Every patient must be rounded on (i.e. seen) daily, so a ten-patient list – if a minimum 10 mins is used for each patient – will take 100mins or almost two hours.
If the consultant does a round, the patients will be seen again with the consultant sometime later in the day, say at five mins minimum per patient – that’s another 50 mins. The registrar round still needs to occur even if a consultant round occurs in the afternoon because:
(a) the care plan needs to be updated daily, and
(b) the registrar needs to know everything about the patient when the consultant rounds in the afternoon.
Patient jobs generated from the round(s) needs to be carried out, discharge letters prepared and new patients admitted. Add out-patient clinics to the mix and the registrar and JMO are working plenty of unpaid overtime.
Most medical teams have a list of 20-30 patients, but lists of greater than 40 patients are not uncommon.
If it is a surgical service, rounds start at 6.30am or 7am so that the team can go to the operating theatre at approximately 8.00am. A surgical service/team tries to see all their in-patients before theatre starts. Mathematically, a 30-patient surgical list needs to average three (or less) minutes per patient so that the team can start operating at 8.00am.
The realities of patient care practices
Thus, it is important to:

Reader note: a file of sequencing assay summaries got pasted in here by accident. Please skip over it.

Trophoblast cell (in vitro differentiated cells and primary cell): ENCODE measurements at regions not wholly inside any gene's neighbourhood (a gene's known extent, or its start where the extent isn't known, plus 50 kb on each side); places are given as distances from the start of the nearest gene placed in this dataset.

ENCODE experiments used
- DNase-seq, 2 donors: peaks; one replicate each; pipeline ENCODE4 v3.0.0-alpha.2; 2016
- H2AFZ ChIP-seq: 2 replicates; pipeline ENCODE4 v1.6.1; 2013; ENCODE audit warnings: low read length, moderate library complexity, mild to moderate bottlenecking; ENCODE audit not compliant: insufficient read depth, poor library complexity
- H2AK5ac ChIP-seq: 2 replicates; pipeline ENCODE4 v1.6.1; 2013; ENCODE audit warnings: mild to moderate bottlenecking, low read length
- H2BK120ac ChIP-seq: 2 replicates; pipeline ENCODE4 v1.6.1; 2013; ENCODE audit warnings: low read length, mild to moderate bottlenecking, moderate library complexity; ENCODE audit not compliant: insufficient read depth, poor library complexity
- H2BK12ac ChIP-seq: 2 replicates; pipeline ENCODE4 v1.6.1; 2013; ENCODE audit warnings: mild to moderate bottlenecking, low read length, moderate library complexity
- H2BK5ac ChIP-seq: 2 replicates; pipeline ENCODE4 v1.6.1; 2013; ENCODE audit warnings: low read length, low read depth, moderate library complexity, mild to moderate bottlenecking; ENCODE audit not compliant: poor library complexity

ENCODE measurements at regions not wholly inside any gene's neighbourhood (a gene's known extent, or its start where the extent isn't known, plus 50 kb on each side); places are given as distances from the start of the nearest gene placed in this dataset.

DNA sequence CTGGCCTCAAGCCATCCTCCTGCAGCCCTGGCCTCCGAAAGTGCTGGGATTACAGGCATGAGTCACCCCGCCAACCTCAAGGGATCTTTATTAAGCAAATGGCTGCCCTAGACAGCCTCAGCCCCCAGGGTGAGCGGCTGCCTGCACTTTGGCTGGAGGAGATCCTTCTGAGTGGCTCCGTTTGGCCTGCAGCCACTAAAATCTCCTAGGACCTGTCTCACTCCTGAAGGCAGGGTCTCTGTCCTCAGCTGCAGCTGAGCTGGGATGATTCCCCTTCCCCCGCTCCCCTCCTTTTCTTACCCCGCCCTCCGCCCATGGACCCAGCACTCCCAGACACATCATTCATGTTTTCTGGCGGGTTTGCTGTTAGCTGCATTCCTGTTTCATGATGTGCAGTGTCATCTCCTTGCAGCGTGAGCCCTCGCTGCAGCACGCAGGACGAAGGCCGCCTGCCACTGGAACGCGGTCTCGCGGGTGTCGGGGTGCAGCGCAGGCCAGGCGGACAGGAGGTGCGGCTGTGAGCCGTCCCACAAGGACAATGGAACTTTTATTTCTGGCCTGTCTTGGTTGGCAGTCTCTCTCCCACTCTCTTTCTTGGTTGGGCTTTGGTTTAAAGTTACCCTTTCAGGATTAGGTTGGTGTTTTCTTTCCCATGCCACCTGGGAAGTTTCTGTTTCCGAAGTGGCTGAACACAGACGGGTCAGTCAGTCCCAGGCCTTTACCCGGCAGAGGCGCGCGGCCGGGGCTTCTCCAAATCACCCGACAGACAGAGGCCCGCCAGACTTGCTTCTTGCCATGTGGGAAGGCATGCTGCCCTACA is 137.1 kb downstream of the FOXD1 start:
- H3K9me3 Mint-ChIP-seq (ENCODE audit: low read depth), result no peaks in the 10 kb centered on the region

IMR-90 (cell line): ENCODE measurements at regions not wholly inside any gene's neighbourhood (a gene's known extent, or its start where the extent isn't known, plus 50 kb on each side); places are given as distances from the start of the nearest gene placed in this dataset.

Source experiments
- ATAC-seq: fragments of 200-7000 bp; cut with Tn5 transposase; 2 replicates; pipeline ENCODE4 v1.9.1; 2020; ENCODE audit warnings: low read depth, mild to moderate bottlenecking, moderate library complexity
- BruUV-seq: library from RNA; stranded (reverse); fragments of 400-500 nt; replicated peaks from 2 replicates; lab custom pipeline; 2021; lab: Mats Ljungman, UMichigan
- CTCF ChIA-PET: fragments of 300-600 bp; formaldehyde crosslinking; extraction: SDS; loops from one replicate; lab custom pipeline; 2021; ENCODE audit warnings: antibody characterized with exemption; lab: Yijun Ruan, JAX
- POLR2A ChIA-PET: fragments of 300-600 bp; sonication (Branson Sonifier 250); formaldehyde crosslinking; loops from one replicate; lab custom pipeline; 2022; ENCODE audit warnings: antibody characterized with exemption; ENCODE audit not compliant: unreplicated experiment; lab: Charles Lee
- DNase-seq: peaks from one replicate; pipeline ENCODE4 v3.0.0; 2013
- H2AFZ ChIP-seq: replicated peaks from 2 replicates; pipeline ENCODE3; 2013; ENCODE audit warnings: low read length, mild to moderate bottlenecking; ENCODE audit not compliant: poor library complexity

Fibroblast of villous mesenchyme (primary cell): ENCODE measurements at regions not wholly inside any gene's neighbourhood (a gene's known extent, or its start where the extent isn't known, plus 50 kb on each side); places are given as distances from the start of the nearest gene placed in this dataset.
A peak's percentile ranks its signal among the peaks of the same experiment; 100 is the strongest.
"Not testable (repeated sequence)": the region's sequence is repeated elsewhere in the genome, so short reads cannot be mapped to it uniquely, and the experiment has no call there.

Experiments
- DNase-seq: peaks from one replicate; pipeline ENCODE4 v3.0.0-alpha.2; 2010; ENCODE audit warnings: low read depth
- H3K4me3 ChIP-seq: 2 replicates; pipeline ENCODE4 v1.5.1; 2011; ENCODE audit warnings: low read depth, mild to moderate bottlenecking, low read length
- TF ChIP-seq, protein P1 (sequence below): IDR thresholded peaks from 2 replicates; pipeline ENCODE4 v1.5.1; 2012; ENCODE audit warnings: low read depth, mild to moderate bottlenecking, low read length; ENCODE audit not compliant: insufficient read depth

- consider the impact of new initiatives on the treating team when modelling workforce requirements, forming projections or allocating an extra job requirement to an already busy workday; and
- allow for activities required to be completed by treating teams within a typical day when analysing performance improvement opportunities or workforce productivity.
Simple initiatives can recognise that:
- rounds occur early in the morning; the patient may be asleep when the round takes place and will be woken up by the team who may have arrived and departed in three mins;
- there are protocols in place to advise patients to write any questions down on a piece of paper that they may have AND have the piece of paper ready so that they can ask their questions during the round when the whole team and nurse is present. This can improve productivity and reduce the need for multiple consults.
- asking a specialist level question after the round has finished is disruptive as the registrar/ JMO will need to track the consultant down and interrupt their subsequent activities.
- Consider the impact of admission procedures: patients’ advice of regular medications – name, dose, frequency. If this information is captured on admission in a specific manner it will reduce the need for the JMO to call family/GP/chemist to find out about the medication.
- Specialist letters and referrals provided – otherwise the JMO will need to call patient specialist’s rooms to fax over the letters